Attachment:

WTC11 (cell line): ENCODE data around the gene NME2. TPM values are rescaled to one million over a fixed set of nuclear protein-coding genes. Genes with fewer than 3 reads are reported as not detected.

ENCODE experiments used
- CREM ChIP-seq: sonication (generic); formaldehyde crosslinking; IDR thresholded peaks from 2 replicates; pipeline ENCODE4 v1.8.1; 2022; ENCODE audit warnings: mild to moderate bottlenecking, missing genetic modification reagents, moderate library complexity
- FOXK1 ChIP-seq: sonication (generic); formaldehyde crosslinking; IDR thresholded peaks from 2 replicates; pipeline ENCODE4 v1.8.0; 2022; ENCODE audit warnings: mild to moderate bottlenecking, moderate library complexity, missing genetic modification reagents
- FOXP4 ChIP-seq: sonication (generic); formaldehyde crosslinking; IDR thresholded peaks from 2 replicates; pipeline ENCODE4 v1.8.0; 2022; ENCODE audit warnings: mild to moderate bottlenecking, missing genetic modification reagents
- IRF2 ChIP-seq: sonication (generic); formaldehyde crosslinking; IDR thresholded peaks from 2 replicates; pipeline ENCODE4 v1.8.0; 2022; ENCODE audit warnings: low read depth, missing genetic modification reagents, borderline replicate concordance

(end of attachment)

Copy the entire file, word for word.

WTC11 (cell line): ENCODE data around the gene NME2. TPM values are rescaled to one million over a fixed set of nuclear protein-coding genes. Genes with fewer than 3 reads are reported as not detected.

ENCODE experiments used
- CREM ChIP-seq: sonication (generic); formaldehyde crosslinking; IDR thresholded peaks from 2 replicates; pipeline ENCODE4 v1.8.1; 2022; ENCODE audit warnings: mild to moderate bottlenecking, missing genetic modification reagents, moderate library complexity
- FOXK1 ChIP-seq: sonication (generic); formaldehyde crosslinking; IDR thresholded peaks from 2 replicates; pipeline ENCODE4 v1.8.0; 2022; ENCODE audit warnings: mild to moderate bottlenecking, moderate library complexity, missing genetic modification reagents
- FOXP4 ChIP-seq: sonication (generic); formaldehyde crosslinking; IDR thresholded peaks from 2 replicates; pipeline ENCODE4 v1.8.0; 2022; ENCODE audit warnings: mild to moderate bottlenecking, missing genetic modification reagents
- IRF2 ChIP-seq: sonication (generic); formaldehyde crosslinking; IDR thresholded peaks from 2 replicates; pipeline ENCODE4 v1.8.0; 2022; ENCODE audit warnings: low read depth, missing genetic modification reagents, borderline replicate concordance